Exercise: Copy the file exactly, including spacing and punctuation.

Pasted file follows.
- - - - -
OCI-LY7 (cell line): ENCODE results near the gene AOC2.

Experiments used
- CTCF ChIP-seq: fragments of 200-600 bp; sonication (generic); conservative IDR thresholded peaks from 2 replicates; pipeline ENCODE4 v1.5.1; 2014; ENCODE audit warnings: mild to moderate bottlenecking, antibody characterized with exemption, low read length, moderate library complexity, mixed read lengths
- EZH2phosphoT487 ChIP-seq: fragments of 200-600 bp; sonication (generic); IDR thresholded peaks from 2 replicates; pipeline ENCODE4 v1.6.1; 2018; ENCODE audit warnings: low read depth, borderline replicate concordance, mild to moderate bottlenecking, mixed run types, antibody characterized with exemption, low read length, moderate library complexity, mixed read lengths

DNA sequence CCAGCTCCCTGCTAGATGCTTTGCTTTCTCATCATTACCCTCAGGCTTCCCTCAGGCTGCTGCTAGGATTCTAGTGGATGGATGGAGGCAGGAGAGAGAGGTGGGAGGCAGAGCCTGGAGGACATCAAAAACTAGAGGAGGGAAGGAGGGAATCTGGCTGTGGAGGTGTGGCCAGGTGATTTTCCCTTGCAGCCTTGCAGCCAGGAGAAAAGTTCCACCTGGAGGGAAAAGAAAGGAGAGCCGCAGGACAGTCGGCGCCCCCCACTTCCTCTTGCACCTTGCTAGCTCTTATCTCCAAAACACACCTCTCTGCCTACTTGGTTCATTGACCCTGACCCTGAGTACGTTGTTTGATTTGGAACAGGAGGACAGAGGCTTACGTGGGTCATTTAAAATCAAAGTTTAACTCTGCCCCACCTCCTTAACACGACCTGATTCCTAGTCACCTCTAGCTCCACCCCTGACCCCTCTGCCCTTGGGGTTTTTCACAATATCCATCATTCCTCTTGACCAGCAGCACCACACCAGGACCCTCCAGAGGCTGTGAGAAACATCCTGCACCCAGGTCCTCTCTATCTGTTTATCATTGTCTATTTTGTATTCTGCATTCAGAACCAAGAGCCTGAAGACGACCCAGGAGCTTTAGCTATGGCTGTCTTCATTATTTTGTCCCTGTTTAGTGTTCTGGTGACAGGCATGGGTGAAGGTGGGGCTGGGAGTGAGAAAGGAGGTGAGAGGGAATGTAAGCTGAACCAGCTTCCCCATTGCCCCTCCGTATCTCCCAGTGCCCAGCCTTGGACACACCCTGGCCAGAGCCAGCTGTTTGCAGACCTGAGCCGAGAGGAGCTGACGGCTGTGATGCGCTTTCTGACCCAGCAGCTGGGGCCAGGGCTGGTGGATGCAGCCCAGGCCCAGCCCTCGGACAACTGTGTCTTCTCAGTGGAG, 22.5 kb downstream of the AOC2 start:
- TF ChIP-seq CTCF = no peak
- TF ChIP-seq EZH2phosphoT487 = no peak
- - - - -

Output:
OCI-LY7 (cell line): ENCODE results near the gene AOC2.

Experiments used
- CTCF ChIP-seq: fragments of 200-600 bp; sonication (generic); conservative IDR thresholded peaks from 2 replicates; pipeline ENCODE4 v1.5.1; 2014; ENCODE audit warnings: mild to moderate bottlenecking, antibody characterized with exemption, low read length, moderate library complexity, mixed read lengths
- EZH2phosphoT487 ChIP-seq: fragments of 200-600 bp; sonication (generic); IDR thresholded peaks from 2 replicates; pipeline ENCODE4 v1.6.1; 2018; ENCODE audit warnings: low read depth, borderline replicate concordance, mild to moderate bottlenecking, mixed run types, antibody characterized with exemption, low read length, moderate library complexity, mixed read lengths

DNA sequence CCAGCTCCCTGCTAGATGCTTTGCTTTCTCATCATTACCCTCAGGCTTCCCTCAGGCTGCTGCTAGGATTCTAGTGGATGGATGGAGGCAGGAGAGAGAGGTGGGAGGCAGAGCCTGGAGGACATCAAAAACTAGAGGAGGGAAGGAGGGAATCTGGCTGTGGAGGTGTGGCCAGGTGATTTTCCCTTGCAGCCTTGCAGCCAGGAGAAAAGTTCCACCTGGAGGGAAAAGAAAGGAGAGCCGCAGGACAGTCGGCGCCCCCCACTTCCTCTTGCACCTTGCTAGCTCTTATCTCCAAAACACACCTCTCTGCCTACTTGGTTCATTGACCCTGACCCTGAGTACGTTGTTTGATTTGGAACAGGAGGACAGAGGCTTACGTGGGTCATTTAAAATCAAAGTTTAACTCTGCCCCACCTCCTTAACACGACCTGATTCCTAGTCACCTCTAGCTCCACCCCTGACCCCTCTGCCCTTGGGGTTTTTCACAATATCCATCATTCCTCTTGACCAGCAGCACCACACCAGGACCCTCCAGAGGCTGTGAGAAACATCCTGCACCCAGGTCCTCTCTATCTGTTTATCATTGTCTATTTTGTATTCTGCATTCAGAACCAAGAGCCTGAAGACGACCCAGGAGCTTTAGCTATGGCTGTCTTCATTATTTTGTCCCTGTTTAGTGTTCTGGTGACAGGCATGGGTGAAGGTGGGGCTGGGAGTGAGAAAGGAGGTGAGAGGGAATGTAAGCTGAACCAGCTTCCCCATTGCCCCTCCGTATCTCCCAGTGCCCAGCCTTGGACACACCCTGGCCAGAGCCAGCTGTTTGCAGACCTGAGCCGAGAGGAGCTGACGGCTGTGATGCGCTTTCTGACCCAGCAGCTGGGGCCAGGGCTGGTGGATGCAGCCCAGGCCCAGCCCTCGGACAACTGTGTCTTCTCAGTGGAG, 22.5 kb downstream of the AOC2 start:
- TF ChIP-seq CTCF = no peak
- TF ChIP-seq EZH2phosphoT487 = no peak